Though the use of PC cards is another discussion all together, at this point let's just consider weather they are of good quality or not and how they relate to the overall design of the amp. As with tube sockets, it's also bad practice to mount the control potentiometers, switches and jacks directly to PC boards. This makes routine maintenance and repair much more time consuming and expensive, and also has an adverse effect on reliability. The relatively common occurrence of a lateral impact on a plugged in cable end can cause significant damage to a amp when the input jack is PC board mounted. Just the many normal insertions and removals of the jack can fracture the connections on the board. A well built amp will have all of its' controls and connectors mounted to the chassis rather than to a PC card.

   PC cards themselves vary widely in quality. There is nothing intrinsically wrong with a well designed PC card (though there are valid reasons that we've decided not to use them). A high quality board should be made of a thick glass epoxy material, with heavy traces, plated through holes and a complete solder mask. Unfortunately, this is somewhat rare in musical instrument amplifiers. More typically, they are made of a cheap phenolic material with very thin traces and none of the other attributes mentioned above. A simple component replacement can result in the trace pulling up off the board requiring further repair work.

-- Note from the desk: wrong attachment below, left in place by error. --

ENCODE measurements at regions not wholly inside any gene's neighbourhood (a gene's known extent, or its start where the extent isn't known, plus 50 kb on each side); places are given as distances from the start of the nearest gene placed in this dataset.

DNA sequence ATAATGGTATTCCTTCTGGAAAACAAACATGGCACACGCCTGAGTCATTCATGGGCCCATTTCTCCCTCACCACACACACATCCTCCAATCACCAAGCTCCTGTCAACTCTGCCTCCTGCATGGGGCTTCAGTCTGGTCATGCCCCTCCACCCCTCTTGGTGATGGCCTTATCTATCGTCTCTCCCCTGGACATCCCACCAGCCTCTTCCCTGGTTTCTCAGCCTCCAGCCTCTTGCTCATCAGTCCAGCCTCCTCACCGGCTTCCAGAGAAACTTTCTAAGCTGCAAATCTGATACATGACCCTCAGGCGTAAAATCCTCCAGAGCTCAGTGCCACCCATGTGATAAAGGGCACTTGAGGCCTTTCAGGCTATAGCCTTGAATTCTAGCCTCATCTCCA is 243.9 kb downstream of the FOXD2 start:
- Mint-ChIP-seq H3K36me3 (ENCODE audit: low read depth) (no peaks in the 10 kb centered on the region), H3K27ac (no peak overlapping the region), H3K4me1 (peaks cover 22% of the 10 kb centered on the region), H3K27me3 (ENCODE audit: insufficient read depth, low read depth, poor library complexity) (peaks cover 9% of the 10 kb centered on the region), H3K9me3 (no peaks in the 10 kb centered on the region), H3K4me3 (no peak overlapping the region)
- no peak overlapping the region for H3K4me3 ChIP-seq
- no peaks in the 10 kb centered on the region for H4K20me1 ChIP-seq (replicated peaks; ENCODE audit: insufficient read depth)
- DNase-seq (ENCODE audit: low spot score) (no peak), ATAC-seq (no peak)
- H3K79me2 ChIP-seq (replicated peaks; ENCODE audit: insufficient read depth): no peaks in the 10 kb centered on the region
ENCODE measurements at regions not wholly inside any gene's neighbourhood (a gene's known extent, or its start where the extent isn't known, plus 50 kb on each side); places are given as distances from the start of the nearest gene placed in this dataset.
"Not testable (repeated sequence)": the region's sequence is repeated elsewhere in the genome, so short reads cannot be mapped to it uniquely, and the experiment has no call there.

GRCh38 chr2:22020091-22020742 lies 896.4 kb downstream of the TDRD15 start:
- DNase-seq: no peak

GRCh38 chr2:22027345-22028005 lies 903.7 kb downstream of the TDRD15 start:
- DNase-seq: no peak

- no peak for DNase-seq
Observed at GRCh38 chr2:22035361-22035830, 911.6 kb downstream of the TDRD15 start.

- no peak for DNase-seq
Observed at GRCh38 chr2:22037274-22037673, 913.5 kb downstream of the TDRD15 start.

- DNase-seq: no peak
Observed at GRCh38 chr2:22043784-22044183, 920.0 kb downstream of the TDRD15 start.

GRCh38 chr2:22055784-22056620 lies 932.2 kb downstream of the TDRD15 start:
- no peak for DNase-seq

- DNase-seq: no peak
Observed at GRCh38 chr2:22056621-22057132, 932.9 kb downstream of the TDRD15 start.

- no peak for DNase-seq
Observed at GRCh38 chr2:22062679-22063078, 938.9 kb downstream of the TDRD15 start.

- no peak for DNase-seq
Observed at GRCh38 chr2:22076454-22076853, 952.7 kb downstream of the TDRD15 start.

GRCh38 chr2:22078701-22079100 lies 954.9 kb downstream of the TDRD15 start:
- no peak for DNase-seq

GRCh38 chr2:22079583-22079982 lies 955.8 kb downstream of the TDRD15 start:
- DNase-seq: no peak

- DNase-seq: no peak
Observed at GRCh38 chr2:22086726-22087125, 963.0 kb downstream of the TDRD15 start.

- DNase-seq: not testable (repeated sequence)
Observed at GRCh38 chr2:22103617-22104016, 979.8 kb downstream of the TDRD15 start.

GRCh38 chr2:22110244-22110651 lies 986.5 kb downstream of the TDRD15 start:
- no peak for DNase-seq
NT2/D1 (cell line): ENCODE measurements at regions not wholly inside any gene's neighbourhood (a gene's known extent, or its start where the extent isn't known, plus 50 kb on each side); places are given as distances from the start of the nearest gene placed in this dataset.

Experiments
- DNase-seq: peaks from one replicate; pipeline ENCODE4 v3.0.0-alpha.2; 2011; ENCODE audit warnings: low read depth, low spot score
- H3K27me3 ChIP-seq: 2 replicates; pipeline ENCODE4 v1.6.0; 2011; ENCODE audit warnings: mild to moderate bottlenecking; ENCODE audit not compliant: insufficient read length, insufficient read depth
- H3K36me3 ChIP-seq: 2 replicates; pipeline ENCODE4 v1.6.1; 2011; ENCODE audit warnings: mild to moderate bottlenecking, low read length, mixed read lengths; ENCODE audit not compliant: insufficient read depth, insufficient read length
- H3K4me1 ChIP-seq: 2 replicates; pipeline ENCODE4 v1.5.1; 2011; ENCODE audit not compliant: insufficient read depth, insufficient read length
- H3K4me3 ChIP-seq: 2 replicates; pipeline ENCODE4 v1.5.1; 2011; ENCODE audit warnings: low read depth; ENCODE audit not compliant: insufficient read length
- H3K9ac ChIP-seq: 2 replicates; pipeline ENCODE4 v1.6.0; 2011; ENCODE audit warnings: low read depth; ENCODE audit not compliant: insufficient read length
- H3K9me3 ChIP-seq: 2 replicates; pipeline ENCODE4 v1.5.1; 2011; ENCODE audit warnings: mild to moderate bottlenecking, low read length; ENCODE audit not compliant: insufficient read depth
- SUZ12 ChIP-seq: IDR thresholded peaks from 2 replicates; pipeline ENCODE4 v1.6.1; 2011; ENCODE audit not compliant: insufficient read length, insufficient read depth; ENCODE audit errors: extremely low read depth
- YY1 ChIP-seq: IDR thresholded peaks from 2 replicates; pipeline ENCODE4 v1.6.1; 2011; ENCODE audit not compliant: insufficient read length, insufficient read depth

How is the quality of the wiring? A well made amp should have neatly dressed wiring, color coded to make servicing easier and be adequately rated for the voltage, current and temperatures encountered in a tube amp. A mess of wires all of the same color indicates that not much care went into the manufacture of the amp and in addition to creating problems, will also make service more difficult. Does the amp use "computer type" ribbon cables? This is a sign of an amp that was designed to a price point rather than to last.

   How do the solder connections look? Are they shiny and neat or are they big blobs that have "whiskers" of wire sticking out from them? This is another indication of the care that went into the amp. Don't be confused by some bad repair jobs that may have been performed in the past; look at all of the connections to get an idea of how it was done in the factory.

   If your amp has most of the positive attributes discussed above, chances are that you'll be better off having it fixed than buying a replacement. Though some of the features offered on a new amp (that your old one doesn't have) may seem to justify the purchase, remember that quality of design and manufacture is what will keep the amp going on the gig rather than the bells and whistles the marketing department is trying to sell you on. There's an old biker saying that goes "chrome don't get ya home"; keep this in mind and you'll make the right decision.